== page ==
Tel Aviv University Retracts Ban on Arabic in Call Center Following Haaretz Report

Arabic-speaking call center employees were instructed to stop speaking in their native language with Arabic-speaking callers.

Students walking at Tel Aviv University.
David Bachar

Tel Aviv University backed down from its ban on the use of Arabic in its tuition call center on Wednesday following a report on Haaretz. An instruction handed down in December banned the use of Arabic, even when both the employee and the caller were Arabic-speaking.

"The instruction not to provide call center service in Arabic was mistaken, was not approved by the university administration and is contrary to the spirit of the institution," the university said in a statement on Wednesday.

The university added that it was "working to rectify the situation immediately."

Call center emplyees received in early December an email that "Tel Aviv University provides tuition information in the Hebrew language only, and as a result the instruction has come to us as [call center] receptionists providing service.”

The email followed a dispute over the refusal of one of the workers in the call center, Alaa Haj Yahia, to comply with an instruction by the call center management that she desist from speaking Arabic with callers.

Haj Yahia left her job at the beginning of January, two months earlier than planned, because of the new rule and what she said was the attitude of her supervisors.

Wednesday's about-turn followed the university's refusal to retract the instruction on Tuesday and widespread criticism of the instruction over the past two days.

In a letter to the university, Adalah, the legal center for minority rights, wrote that the university's call center dealing with tuition fees "provides basic and necessary information for students and potential students, irrespective of whether they are Jewish or Arab, and without discrimination, particularly about their mother language. The ban on speaking Arabic is even more surprising in light of the fact that the call center employs workers from the Arab community."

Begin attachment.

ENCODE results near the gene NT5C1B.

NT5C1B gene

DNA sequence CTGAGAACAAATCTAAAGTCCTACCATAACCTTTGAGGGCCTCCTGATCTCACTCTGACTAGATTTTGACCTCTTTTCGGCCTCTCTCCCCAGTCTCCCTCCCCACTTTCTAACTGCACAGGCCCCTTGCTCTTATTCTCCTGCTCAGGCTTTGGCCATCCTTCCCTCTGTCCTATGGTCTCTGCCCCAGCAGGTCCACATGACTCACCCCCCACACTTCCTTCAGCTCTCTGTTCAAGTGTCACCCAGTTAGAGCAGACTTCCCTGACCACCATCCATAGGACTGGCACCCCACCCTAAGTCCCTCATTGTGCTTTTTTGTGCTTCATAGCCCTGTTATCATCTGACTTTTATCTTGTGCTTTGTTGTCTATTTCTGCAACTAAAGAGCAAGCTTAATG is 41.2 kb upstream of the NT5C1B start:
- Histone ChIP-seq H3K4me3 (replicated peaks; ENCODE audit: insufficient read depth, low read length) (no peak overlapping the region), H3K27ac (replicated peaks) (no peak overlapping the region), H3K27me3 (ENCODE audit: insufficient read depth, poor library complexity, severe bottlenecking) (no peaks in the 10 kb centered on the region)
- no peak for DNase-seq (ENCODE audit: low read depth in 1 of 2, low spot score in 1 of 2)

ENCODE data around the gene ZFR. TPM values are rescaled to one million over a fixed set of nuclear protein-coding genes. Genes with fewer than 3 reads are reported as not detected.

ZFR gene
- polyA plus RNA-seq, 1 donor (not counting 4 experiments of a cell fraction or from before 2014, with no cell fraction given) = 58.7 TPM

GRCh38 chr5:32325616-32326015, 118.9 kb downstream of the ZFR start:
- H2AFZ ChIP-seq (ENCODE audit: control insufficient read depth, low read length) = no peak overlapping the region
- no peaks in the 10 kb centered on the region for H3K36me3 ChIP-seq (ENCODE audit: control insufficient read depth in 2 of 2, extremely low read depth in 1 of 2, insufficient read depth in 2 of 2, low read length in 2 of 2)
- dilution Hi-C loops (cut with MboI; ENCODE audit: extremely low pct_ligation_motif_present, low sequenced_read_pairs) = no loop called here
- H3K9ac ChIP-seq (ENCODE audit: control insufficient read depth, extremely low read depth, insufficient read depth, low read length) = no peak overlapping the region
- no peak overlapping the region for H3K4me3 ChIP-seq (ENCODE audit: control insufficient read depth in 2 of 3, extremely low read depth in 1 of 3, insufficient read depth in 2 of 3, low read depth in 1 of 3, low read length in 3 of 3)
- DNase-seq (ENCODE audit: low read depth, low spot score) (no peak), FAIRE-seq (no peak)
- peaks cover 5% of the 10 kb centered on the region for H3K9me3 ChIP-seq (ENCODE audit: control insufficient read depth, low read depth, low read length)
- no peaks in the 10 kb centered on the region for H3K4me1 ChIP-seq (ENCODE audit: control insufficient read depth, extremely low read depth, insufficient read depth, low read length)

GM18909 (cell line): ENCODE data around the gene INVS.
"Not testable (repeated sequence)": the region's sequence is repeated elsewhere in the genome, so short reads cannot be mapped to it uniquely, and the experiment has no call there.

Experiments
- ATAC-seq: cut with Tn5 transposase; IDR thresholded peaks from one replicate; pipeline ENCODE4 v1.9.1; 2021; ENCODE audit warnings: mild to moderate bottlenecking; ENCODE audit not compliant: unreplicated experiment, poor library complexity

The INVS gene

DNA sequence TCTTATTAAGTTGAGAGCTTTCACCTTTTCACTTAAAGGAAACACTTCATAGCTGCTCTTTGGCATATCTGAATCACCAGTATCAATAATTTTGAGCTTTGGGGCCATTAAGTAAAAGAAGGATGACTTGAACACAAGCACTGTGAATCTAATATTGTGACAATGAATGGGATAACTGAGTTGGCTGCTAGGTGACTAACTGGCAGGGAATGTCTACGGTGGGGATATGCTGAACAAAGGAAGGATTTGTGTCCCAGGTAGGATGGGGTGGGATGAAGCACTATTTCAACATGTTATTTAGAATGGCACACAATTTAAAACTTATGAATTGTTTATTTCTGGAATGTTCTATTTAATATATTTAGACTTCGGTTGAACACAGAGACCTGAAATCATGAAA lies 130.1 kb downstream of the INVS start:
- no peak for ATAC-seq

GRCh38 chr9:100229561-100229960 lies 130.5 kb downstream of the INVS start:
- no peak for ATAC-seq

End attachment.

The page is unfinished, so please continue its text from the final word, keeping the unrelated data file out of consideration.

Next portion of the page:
The letter was written by Rabia Agbariya, a graduate who had contacted the call center and spoken with an Arabic-speaking receptionist who refused to speak Arabic to him due to the instruction.

Knesset member Yousef Jabareen also demanded that the university change its instruction. "At a time when the Council of Higher Education has declared a program to widen access to higher education among the Arabic community, it's unacceptable that one of the main universities decides to make life difficult for those who speak Arabic, which is a national language.

"Such behavior is demeaning and abusive."

Jabareen added that the "initial response by the university was outrageous. Instead of clarifying clearly and with no hesitation that there is no reason to ban conversations in Arabic, the university chose to 'look into the matter.'

"It should be understood that the ban is manifestly wrong and racist. I am glad that the university has admitted its mistake."